In my years as a marriage counselor, I’ve dealt with some very real and troubling problems in marriages. But no matter what the extent of the problems may be, they can be solved, reconciliation made, and hope rekindled. Every marriage can be salvaged and repaired — except one. Couples, with God’s help, have been able to repair marriages damaged by an affair, broken by abuse, or injured by neglect. Yet I’ve found there is one type of broken marriage that can’t be saved.
The Only Broken Marriage That Can’t Be Saved
The only time I’ve been unable to help a marriage and the only time God can’t help a marriage is when one or both of the individuals involved no longer have a desire to make it work. The killing of that desire makes it impossible to overcome the issues in the relationship. When someone doesn’t care to fix the marriage, they simply won’t try.
When I sense that someone no longer wants to make the marriage work, I try to find something, some hint that they might want or even wish that it worked. I will ask, “Do you wish that you would care for the marriage?” If I can get some positive response to that, then maybe, there is hope.
But someone who doesn’t care won’t care enough to make any effort. And that is the reason any marriage will fail. Both sides need to care. Both sides need to have at least a sliver of desire to make the marriage work.
What Kills the Desire to Make the Marriage Work
The desire to work the marriage out is often dependant upon several factors:
- Has their heart already moved on? Sometimes a person’s heart has already left, already divorced themselves. Sometimes a person has already latched on to someone else. This means their desire has shifted, and it won’t come back unless that other desire can be severed.
- Can they see past their pain? Hurt people only have the desire to be rid of their pain and to prevent themselves from being hurt again. Until there is a measure of healing, the desire to make the marriage work will be stifled.
- Is there a sense of teamwork? People who believe they are the only ones trying to fix a problem will soon lose their desire to fix the problem. Both sides of the marriage must work together. A person’s desire to fix a marriage maybe directly related to the effort and desire they see from the other party.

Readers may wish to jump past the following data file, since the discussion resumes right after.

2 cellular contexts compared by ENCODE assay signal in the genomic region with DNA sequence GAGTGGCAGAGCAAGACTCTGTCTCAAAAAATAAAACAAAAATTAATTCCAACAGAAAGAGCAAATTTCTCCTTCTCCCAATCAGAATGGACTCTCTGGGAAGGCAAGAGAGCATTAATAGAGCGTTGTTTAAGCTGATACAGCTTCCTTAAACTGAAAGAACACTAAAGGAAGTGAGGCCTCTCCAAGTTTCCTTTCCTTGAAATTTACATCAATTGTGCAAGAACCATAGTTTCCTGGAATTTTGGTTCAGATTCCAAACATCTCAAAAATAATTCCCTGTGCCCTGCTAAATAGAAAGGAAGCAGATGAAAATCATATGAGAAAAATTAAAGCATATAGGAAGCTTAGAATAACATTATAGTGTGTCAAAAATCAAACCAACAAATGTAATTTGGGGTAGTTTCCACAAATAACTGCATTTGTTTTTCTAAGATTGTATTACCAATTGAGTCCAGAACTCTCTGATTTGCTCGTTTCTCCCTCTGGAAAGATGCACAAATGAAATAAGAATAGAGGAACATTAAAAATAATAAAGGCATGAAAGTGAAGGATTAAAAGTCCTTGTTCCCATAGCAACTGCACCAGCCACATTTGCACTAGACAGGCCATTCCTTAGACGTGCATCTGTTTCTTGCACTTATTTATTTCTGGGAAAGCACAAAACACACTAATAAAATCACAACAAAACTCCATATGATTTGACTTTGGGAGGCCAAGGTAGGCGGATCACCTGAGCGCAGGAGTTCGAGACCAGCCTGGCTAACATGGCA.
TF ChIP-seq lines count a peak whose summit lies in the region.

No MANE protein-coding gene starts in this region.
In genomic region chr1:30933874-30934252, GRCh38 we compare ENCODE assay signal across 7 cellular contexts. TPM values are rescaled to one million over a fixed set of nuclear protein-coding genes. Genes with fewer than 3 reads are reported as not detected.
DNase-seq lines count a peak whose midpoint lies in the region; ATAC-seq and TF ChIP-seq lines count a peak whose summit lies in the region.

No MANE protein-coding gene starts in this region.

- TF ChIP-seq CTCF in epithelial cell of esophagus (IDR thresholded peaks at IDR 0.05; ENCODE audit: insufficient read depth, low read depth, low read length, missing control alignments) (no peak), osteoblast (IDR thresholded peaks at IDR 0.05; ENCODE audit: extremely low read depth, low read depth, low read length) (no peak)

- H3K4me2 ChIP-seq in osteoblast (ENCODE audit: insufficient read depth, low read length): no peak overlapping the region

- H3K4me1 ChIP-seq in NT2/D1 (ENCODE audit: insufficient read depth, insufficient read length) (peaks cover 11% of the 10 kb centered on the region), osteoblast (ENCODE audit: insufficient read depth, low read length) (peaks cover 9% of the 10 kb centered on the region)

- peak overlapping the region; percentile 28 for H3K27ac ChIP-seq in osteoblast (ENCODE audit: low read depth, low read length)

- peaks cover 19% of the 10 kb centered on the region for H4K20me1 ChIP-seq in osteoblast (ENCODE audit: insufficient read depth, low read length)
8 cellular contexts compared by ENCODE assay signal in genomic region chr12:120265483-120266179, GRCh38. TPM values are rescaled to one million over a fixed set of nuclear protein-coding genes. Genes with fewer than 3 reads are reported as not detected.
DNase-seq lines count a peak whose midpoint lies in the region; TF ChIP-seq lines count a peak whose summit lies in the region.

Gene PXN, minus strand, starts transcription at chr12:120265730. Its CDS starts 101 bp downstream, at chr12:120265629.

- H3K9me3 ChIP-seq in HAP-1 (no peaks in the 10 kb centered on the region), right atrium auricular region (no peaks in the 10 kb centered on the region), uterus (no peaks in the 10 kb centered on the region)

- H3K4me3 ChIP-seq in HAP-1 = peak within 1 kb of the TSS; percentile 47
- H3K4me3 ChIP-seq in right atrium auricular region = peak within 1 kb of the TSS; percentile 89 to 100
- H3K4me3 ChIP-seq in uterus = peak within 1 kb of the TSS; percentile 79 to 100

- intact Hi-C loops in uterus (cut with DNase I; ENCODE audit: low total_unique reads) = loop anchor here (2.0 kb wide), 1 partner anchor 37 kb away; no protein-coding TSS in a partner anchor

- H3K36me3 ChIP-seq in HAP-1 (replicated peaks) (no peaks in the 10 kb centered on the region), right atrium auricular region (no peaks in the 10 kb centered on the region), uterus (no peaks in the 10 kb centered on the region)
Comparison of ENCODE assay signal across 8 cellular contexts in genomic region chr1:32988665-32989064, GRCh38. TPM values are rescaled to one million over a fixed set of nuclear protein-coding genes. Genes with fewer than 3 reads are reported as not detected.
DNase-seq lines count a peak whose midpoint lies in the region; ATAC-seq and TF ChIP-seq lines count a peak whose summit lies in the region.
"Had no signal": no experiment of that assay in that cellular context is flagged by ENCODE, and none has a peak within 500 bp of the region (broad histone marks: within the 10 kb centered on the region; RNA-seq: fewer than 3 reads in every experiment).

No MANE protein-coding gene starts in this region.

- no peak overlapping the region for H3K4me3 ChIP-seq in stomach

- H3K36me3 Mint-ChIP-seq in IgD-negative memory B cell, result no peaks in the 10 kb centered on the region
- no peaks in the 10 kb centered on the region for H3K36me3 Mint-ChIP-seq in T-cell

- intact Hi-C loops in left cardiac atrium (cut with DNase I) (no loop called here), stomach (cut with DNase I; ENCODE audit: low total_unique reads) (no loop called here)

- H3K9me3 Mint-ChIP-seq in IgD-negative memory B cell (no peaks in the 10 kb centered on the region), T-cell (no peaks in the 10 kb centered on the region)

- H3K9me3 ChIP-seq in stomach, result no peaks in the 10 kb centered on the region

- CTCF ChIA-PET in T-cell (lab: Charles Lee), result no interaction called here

You can so pound a person into the ground emotionally and spiritually so that you drive out any desire to even want to make the marriage work. I’ve witnessed husbands who were so lackadaisical regarding their marriage that they killed their wife’s desire to want to be married. They come to me in a last-ditch effort to save their marriage, but she doesn’t have the will or desire to save it anymore.
It’s hard to fix a marriage where someone doesn’t want it to be fixed. It’s almost impossible.
Don’t mistake hope for desire, however. A person who feels that there is no hope may still have the desire to make it work. There is therefore hope for the marriage. Hope can be rekindled when there is desire, but trying to rekindle desire is extremely difficult.
So if your marriage is struggling, the most important thing you can do is try to see to it that desire to make the relationship a success remains on both sides of the marriage. Don’t allow the desire to perish.
Ideas To Rekindle the Desire to Make the Marriage Work
The Bible says that through desire a man will separate himself from other things and then find ways to make their desire come to pass (Proverbs 18:1). That is the power of desire. How strongly do you desire to make your marriage work?
Consider these things:
- Be willing to get help. Show that you are willing to make a go at it.
- Tell your spouse that you believe in them. That’ll help keep the desire alive.
- Say that you aren’t willing to give up. If your spouse sees your determination, maybe he or she will be willing to keep trying too.
- Start having weekly dates. This may help rekindle your desire for each other.
- If your spouse is hurt, find ways to promote healing.
- If your spouse’s heart seems to be elsewhere, you may need to try to win their heart as you did when you first met.
Keep desire alive!
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